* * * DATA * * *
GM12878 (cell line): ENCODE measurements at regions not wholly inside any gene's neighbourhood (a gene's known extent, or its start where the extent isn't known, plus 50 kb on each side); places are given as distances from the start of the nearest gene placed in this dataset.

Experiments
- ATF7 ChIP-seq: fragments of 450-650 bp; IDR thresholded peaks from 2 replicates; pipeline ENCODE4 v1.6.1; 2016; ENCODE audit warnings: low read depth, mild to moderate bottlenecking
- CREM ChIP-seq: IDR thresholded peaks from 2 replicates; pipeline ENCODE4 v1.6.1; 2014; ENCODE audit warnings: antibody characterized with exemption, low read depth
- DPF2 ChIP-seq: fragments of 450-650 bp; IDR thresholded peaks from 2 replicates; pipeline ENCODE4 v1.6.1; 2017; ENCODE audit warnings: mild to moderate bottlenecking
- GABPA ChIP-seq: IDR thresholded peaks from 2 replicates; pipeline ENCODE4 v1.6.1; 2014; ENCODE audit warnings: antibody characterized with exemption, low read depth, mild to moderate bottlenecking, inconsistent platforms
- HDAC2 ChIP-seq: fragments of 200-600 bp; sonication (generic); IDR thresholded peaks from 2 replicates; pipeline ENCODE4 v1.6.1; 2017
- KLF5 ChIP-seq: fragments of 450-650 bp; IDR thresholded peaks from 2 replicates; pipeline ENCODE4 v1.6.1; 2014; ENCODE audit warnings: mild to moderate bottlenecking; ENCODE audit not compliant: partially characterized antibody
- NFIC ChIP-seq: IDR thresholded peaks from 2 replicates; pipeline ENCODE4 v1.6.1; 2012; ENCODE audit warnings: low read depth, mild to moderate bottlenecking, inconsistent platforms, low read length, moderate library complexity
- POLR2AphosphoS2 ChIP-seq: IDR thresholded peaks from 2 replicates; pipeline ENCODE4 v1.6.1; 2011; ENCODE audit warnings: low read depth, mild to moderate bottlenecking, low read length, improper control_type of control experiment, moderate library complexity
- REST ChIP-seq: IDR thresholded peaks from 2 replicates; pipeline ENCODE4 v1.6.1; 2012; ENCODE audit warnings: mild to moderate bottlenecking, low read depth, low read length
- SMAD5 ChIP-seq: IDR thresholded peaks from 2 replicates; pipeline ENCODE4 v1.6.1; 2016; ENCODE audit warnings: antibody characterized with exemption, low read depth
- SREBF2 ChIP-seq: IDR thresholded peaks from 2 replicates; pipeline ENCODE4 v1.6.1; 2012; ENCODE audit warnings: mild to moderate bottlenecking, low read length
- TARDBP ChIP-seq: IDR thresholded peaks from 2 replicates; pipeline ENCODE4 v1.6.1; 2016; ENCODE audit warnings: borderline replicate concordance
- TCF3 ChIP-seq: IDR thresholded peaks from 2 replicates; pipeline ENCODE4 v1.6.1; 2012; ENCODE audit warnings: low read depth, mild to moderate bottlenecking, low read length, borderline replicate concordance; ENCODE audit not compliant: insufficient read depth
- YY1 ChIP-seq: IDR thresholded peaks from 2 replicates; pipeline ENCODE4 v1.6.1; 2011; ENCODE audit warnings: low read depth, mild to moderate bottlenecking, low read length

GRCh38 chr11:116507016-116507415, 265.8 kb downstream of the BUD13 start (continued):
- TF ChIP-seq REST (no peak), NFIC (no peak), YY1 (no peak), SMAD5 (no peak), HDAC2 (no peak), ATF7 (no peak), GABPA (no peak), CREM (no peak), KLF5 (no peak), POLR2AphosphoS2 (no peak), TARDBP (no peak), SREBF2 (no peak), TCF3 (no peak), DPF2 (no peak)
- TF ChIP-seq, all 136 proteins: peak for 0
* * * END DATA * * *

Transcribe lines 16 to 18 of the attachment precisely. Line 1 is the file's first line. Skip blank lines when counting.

- YY1 ChIP-seq: IDR thresholded peaks from 2 replicates; pipeline ENCODE4 v1.6.1; 2011; ENCODE audit warnings: low read depth, mild to moderate bottlenecking, low read length

GRCh38 chr11:116507016-116507415, 265.8 kb downstream of the BUD13 start (continued):
- TF ChIP-seq REST (no peak), NFIC (no peak), YY1 (no peak), SMAD5 (no peak), HDAC2 (no peak), ATF7 (no peak), GABPA (no peak), CREM (no peak), KLF5 (no peak), POLR2AphosphoS2 (no peak), TARDBP (no peak), SREBF2 (no peak), TCF3 (no peak), DPF2 (no peak)